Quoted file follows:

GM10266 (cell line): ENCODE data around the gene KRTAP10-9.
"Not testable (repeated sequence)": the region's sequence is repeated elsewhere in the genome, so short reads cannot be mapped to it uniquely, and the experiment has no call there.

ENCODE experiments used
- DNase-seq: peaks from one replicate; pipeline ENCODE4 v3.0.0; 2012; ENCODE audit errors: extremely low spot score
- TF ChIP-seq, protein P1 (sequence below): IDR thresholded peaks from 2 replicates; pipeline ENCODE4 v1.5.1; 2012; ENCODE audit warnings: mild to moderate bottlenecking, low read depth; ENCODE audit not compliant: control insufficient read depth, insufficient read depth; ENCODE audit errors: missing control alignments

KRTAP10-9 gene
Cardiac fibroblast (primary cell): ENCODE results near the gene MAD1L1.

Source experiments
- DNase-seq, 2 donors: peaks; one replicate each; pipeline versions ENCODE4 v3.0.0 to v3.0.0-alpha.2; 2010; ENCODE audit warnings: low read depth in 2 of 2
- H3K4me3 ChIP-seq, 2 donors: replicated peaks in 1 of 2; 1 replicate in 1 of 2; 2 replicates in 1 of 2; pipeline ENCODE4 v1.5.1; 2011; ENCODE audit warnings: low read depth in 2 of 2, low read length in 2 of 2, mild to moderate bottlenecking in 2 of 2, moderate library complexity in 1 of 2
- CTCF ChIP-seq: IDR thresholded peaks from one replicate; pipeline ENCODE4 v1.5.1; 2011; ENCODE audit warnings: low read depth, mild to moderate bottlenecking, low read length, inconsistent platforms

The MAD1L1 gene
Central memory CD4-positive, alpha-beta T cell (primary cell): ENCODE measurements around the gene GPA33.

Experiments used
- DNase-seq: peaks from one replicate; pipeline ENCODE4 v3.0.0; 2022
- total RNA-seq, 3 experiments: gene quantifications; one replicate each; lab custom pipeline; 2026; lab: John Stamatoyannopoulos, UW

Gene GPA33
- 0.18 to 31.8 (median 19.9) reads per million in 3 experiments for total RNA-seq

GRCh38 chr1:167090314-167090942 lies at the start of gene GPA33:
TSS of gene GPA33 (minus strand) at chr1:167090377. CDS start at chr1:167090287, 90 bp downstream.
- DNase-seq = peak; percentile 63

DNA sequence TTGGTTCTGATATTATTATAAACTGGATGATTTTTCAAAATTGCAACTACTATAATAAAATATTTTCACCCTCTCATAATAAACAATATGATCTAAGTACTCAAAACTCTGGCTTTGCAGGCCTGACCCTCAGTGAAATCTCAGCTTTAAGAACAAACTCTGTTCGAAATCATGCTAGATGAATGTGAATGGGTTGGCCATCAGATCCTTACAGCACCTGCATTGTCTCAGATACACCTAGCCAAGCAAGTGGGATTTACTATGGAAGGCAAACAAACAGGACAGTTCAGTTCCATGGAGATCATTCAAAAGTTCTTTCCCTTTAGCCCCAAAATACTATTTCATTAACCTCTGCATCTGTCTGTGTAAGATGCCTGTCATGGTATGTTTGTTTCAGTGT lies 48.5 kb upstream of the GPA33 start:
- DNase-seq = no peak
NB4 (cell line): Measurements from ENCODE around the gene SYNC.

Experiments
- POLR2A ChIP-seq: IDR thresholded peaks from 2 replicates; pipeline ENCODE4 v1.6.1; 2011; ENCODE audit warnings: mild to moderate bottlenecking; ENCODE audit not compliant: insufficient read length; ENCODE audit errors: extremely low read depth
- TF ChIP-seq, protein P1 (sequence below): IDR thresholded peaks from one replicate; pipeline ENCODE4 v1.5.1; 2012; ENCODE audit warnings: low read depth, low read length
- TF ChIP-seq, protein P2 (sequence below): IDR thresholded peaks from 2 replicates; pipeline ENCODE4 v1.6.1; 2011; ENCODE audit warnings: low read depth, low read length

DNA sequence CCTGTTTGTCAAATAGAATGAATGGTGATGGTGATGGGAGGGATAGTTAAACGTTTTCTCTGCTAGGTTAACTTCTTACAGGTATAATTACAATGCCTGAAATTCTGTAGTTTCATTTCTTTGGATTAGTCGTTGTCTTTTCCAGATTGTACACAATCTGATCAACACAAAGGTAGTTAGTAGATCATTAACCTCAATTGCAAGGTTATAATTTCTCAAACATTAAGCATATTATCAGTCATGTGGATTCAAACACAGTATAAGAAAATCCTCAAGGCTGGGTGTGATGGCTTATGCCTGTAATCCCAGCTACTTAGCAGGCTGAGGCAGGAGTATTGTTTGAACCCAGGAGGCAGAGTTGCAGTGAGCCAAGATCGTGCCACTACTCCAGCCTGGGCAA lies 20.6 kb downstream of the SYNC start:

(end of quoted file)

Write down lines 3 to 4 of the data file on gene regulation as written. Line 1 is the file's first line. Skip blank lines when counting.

ENCODE experiments used
- DNase-seq: peaks from one replicate; pipeline ENCODE4 v3.0.0; 2012; ENCODE audit errors: extremely low spot score